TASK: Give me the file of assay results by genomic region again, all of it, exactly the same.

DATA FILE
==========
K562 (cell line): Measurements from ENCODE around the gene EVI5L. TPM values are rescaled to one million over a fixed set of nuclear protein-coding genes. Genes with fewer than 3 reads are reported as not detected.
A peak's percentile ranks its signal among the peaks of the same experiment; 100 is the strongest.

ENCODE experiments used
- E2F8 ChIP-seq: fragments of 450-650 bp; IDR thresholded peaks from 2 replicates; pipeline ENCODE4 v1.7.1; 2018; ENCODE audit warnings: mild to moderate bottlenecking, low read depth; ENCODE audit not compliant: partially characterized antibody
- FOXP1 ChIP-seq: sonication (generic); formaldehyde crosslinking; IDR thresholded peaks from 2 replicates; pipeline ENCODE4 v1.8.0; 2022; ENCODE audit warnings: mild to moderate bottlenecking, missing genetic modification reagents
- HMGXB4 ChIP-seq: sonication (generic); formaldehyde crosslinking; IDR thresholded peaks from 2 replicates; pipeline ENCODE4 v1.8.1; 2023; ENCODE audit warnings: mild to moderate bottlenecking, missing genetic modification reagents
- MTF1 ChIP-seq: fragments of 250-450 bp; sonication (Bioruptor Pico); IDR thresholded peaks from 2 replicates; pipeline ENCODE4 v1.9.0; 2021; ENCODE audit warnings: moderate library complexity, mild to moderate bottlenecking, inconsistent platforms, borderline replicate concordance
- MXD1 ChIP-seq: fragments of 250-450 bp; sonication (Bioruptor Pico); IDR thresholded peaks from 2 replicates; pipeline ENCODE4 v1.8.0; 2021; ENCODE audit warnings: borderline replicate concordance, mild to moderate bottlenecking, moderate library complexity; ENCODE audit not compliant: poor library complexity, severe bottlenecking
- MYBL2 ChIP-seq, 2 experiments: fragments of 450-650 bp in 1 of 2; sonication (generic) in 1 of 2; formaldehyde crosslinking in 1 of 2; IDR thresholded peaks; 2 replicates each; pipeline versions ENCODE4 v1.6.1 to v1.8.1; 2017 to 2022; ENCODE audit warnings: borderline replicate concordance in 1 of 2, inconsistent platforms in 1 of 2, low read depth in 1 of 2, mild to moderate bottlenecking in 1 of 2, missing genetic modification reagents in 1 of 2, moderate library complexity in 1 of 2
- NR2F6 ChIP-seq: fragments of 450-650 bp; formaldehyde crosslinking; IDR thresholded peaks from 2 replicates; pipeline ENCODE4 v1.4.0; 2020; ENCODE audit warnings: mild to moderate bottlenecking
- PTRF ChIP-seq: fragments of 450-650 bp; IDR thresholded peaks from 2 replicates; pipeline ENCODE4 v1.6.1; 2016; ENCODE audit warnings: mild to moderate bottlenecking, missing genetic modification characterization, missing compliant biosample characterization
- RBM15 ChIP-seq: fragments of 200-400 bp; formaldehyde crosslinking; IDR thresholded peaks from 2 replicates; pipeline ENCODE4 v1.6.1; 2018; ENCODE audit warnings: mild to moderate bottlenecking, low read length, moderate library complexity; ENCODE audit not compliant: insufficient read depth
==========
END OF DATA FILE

K562 (cell line): Measurements from ENCODE around the gene EVI5L. TPM values are rescaled to one million over a fixed set of nuclear protein-coding genes. Genes with fewer than 3 reads are reported as not detected.
A peak's percentile ranks its signal among the peaks of the same experiment; 100 is the strongest.

ENCODE experiments used
- E2F8 ChIP-seq: fragments of 450-650 bp; IDR thresholded peaks from 2 replicates; pipeline ENCODE4 v1.7.1; 2018; ENCODE audit warnings: mild to moderate bottlenecking, low read depth; ENCODE audit not compliant: partially characterized antibody
- FOXP1 ChIP-seq: sonication (generic); formaldehyde crosslinking; IDR thresholded peaks from 2 replicates; pipeline ENCODE4 v1.8.0; 2022; ENCODE audit warnings: mild to moderate bottlenecking, missing genetic modification reagents
- HMGXB4 ChIP-seq: sonication (generic); formaldehyde crosslinking; IDR thresholded peaks from 2 replicates; pipeline ENCODE4 v1.8.1; 2023; ENCODE audit warnings: mild to moderate bottlenecking, missing genetic modification reagents
- MTF1 ChIP-seq: fragments of 250-450 bp; sonication (Bioruptor Pico); IDR thresholded peaks from 2 replicates; pipeline ENCODE4 v1.9.0; 2021; ENCODE audit warnings: moderate library complexity, mild to moderate bottlenecking, inconsistent platforms, borderline replicate concordance
- MXD1 ChIP-seq: fragments of 250-450 bp; sonication (Bioruptor Pico); IDR thresholded peaks from 2 replicates; pipeline ENCODE4 v1.8.0; 2021; ENCODE audit warnings: borderline replicate concordance, mild to moderate bottlenecking, moderate library complexity; ENCODE audit not compliant: poor library complexity, severe bottlenecking
- MYBL2 ChIP-seq, 2 experiments: fragments of 450-650 bp in 1 of 2; sonication (generic) in 1 of 2; formaldehyde crosslinking in 1 of 2; IDR thresholded peaks; 2 replicates each; pipeline versions ENCODE4 v1.6.1 to v1.8.1; 2017 to 2022; ENCODE audit warnings: borderline replicate concordance in 1 of 2, inconsistent platforms in 1 of 2, low read depth in 1 of 2, mild to moderate bottlenecking in 1 of 2, missing genetic modification reagents in 1 of 2, moderate library complexity in 1 of 2
- NR2F6 ChIP-seq: fragments of 450-650 bp; formaldehyde crosslinking; IDR thresholded peaks from 2 replicates; pipeline ENCODE4 v1.4.0; 2020; ENCODE audit warnings: mild to moderate bottlenecking
- PTRF ChIP-seq: fragments of 450-650 bp; IDR thresholded peaks from 2 replicates; pipeline ENCODE4 v1.6.1; 2016; ENCODE audit warnings: mild to moderate bottlenecking, missing genetic modification characterization, missing compliant biosample characterization
- RBM15 ChIP-seq: fragments of 200-400 bp; formaldehyde crosslinking; IDR thresholded peaks from 2 replicates; pipeline ENCODE4 v1.6.1; 2018; ENCODE audit warnings: mild to moderate bottlenecking, low read length, moderate library complexity; ENCODE audit not compliant: insufficient read depth